• \$\begingroup\$ @Qubit1028 The problem is, that they have different definitions. Short circuit is defined "accidental or intentional conductive path between two or more conductive parts forcing the electric potential differences between these conductive parts to be equal to or close to zero" Leakage current is defined "electric current in an unwanted conductive path other than a short circuit". So, because the current is so low that the potential between terminals is not zero, this is a leakage current. Always check the IEC definitions first :). \$\endgroup\$ Commented Apr 19, 2020 at 20:38
  • \$\begingroup\$ For clarification purposes, assume that a very thin copper wire is connected between the battery terminals that has a sufficiently high resistance to only drop the voltage by about 10%. Now, this does not meet the strict definition of a short, but it seems reasonable to actually call it a short, at least to me it does. The 10% reduction in voltage due to the unintended current through the copper wire could cause the designed circuit to behave improperly. We need a way to describe a situation like this. If we don't call it a short, what do we call it? \$\endgroup\$
    – Qubit1028
    Commented Apr 19, 2020 at 20:50
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    \$\begingroup\$ ... and I think the "short" term means the current is taking an easy "short-cut" home and deviating from the approved path. \$\endgroup\$
    – Transistor
    Commented Apr 19, 2020 at 20:56
  • \$\begingroup\$ @Qubit1028 Connecting battery terminals with very thin copper wire to form a short that droops the battery voltage by 10% is impossible. As the car battery is a 12V source with low enough internal resistance to give out say 300 amps, any thin copper wire would vaporize in microseconds. It would require several amps, if not tens of amps to bring down the voltage by 10%, so it would not be a thin wire, and loads of only tens of amps are common loads for the battery so it would not be considered a short but normal loading. \$\endgroup\$
    – Justme
    Commented Apr 19, 2020 at 21:57
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Shorting means connecting with something that conducts electricity well.

Water does not conduct much. So it does not short it.

(At least in the context of it being a 12V battery)

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    \$\begingroup\$ It does short in the technical sense of the word. Current will flow via electrolysis of the water/cleaning solution. The combination of two factors keeps the short current very low: 1) low conductivity, as you pointed out and 2) low electrode surface area. \$\endgroup\$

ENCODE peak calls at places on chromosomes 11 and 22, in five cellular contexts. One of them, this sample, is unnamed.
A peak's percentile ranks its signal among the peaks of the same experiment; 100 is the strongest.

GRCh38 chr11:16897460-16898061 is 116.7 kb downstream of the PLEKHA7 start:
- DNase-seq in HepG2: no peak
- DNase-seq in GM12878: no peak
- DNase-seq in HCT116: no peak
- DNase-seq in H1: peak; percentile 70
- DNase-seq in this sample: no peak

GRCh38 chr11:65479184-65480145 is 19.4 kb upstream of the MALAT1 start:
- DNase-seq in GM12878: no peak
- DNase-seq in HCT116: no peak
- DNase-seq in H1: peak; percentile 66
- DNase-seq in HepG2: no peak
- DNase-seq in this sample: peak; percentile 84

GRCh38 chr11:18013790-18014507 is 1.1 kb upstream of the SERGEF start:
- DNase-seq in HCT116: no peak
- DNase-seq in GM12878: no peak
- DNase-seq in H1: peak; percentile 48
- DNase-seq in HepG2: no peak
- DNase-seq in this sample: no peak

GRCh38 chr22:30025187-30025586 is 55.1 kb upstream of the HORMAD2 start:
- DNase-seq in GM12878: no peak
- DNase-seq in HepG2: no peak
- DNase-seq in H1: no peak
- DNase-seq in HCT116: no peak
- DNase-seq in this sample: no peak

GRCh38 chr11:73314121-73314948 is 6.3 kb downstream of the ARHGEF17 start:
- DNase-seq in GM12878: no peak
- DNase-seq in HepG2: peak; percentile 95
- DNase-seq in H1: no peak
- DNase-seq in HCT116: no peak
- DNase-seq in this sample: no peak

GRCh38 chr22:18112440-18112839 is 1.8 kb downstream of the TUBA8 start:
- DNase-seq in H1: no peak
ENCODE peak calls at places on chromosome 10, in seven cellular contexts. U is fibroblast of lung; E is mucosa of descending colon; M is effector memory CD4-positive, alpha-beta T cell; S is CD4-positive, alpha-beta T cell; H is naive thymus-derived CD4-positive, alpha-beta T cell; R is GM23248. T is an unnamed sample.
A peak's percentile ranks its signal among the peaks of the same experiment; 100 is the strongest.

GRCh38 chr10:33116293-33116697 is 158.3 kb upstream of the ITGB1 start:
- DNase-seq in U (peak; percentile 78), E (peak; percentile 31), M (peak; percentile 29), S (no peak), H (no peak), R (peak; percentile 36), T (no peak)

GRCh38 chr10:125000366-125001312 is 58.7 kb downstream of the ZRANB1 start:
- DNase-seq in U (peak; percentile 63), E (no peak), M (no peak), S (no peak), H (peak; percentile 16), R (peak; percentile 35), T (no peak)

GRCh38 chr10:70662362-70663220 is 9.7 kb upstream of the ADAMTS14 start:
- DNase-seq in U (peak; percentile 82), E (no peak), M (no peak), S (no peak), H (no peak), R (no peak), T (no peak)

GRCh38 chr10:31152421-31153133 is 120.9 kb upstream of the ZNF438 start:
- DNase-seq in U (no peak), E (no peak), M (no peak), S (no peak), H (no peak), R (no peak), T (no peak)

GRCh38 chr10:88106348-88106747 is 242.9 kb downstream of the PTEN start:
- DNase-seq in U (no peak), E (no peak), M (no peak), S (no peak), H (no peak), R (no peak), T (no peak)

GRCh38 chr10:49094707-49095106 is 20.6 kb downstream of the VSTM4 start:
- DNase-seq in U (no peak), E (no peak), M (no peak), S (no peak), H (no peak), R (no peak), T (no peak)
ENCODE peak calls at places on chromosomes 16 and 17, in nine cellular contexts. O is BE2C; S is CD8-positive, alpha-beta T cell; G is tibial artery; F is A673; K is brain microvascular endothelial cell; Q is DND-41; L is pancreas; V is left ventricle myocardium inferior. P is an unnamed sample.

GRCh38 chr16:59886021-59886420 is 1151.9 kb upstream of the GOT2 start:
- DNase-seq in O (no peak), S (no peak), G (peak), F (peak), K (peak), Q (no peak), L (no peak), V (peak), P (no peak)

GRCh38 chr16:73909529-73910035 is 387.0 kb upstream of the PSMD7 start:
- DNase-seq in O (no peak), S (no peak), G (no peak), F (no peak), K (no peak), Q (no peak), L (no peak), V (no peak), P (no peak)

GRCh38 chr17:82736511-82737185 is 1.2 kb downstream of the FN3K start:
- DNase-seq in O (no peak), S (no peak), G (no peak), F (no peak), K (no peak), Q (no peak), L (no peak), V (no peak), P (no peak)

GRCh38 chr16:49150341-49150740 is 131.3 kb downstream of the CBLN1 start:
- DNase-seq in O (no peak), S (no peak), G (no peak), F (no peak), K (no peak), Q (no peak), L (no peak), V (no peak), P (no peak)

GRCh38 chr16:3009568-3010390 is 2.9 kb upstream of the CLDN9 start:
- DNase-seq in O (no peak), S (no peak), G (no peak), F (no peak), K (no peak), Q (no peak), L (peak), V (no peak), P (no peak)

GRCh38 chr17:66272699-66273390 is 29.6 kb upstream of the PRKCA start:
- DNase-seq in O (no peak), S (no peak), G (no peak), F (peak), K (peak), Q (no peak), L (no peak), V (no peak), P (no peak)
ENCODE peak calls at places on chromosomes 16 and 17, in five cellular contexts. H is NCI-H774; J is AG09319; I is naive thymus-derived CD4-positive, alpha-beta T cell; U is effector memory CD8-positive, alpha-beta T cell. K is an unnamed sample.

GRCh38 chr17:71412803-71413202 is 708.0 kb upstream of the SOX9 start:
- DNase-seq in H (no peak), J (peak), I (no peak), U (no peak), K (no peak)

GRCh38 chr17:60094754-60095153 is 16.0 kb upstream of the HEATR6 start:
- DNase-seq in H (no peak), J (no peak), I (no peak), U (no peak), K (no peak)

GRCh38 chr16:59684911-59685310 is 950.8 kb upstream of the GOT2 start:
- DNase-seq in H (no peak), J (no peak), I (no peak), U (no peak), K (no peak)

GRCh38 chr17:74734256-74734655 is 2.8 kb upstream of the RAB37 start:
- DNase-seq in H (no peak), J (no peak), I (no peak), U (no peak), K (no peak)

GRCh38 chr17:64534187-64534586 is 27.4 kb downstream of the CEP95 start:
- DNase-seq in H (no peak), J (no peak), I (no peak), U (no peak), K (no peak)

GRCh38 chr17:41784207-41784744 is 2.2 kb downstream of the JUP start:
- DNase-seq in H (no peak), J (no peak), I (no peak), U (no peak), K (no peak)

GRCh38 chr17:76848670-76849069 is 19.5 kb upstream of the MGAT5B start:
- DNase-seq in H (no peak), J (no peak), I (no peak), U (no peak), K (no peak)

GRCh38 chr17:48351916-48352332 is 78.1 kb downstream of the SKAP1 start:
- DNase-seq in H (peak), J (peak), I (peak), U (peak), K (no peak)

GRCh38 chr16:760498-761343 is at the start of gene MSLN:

– Qubit1028
    Commented Apr 19, 2020 at 19:13
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    \$\begingroup\$ Shorts as much as a 1 megaohm resistor. I would not call it a short, even if in the technical sense it connects the terminals. But plastic, dirt and air connect the terminals too, so technically they would be shorting the terminals too then? \$\endgroup\$
    – Justme
    Commented Apr 19, 2020 at 19:20
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    \$\begingroup\$ @Qubit1028 No, it is not a short in the technical sense of the word. A short circuit is a very low resistance connection. \$\endgroup\$ Commented Apr 19, 2020 at 19:30
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    \$\begingroup\$ Let's stop arguing and see the IEC definitions: * Short circuit = "accidental or intentional conductive path between two or more conductive parts forcing the electric potential differences between these conductive parts to be equal to or close to zero" * Leakage current = "electric current in an unwanted conductive path other than a short circuit". \$\endgroup\$ Commented Apr 19, 2020 at 20:41
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    \$\begingroup\$ Kiitos Vesa. My thoughts exactly. Water, or water saturated with baking soda, does not short cirtcuit. \$\endgroup\$
    – Justme
    Commented Apr 19, 2020 at 20:50